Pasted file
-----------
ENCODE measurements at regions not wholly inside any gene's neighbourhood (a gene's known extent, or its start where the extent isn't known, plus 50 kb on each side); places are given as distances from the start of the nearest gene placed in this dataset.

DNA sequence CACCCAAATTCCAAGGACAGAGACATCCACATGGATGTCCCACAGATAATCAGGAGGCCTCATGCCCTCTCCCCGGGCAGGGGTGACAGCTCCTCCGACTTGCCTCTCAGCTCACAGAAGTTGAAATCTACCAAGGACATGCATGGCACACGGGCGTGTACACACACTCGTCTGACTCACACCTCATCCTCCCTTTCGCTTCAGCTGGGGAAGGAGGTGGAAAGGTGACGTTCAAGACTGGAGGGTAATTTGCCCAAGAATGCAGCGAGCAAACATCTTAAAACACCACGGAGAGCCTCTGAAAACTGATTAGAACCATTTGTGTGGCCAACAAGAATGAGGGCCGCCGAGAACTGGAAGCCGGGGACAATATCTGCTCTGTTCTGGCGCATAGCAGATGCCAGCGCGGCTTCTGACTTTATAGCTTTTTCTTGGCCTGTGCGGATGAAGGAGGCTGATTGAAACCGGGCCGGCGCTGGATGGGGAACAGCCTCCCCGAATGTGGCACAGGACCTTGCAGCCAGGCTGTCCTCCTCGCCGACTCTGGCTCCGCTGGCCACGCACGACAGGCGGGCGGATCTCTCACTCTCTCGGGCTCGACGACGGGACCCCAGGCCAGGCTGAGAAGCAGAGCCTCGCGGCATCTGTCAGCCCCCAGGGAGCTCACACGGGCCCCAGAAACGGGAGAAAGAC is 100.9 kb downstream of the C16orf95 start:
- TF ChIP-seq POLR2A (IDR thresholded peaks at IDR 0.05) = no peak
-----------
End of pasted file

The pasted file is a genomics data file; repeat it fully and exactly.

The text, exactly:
ENCODE measurements at regions not wholly inside any gene's neighbourhood (a gene's known extent, or its start where the extent isn't known, plus 50 kb on each side); places are given as distances from the start of the nearest gene placed in this dataset.

DNA sequence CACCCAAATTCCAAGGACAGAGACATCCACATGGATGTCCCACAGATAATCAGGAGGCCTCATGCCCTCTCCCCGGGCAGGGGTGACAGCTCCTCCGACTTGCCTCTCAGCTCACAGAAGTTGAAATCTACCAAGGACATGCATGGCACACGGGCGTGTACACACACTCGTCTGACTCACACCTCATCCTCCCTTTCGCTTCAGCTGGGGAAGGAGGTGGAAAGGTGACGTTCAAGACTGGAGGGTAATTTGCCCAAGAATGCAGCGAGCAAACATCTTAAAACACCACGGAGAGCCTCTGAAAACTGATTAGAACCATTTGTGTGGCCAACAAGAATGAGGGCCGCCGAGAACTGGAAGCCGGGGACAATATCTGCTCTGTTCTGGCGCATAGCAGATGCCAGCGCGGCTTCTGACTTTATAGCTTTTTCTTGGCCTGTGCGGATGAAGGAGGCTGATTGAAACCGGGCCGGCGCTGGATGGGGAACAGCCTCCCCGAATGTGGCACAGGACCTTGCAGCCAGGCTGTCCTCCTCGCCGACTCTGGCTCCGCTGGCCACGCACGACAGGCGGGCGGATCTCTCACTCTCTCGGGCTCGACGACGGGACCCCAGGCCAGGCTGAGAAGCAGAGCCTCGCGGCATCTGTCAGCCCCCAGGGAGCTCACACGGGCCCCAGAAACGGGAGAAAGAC is 100.9 kb downstream of the C16orf95 start:
- TF ChIP-seq POLR2A (IDR thresholded peaks at IDR 0.05) = no peak